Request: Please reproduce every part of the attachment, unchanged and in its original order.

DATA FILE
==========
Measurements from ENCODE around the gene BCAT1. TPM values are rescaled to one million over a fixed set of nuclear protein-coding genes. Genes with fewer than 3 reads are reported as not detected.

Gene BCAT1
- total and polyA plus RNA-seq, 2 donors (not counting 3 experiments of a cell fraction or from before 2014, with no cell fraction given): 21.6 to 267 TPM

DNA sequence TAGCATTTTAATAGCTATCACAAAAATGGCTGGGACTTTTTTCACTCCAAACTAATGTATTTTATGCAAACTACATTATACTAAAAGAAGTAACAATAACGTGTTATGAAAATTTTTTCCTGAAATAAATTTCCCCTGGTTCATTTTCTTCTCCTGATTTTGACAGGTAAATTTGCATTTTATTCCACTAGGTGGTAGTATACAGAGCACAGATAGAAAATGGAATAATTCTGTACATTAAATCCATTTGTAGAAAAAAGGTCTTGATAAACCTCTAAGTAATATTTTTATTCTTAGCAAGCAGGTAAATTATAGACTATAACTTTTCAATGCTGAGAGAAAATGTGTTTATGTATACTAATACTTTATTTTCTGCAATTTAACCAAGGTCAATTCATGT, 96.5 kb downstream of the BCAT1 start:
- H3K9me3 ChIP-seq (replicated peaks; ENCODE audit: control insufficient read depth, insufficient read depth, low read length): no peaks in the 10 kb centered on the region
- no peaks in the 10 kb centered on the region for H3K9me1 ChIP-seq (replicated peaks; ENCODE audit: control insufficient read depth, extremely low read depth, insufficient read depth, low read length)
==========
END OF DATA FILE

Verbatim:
Measurements from ENCODE around the gene BCAT1. TPM values are rescaled to one million over a fixed set of nuclear protein-coding genes. Genes with fewer than 3 reads are reported as not detected.

Gene BCAT1
- total and polyA plus RNA-seq, 2 donors (not counting 3 experiments of a cell fraction or from before 2014, with no cell fraction given): 21.6 to 267 TPM

DNA sequence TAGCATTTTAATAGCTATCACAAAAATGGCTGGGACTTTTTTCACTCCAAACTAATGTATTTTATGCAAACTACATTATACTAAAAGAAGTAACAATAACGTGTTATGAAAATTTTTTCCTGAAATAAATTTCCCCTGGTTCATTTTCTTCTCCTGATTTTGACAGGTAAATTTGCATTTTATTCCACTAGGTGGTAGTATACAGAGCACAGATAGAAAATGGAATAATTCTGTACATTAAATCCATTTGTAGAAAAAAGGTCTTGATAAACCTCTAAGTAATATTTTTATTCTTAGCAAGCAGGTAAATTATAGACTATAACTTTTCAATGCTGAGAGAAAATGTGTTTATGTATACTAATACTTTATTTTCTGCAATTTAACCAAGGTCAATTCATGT, 96.5 kb downstream of the BCAT1 start:
- H3K9me3 ChIP-seq (replicated peaks; ENCODE audit: control insufficient read depth, insufficient read depth, low read length): no peaks in the 10 kb centered on the region
- no peaks in the 10 kb centered on the region for H3K9me1 ChIP-seq (replicated peaks; ENCODE audit: control insufficient read depth, extremely low read depth, insufficient read depth, low read length)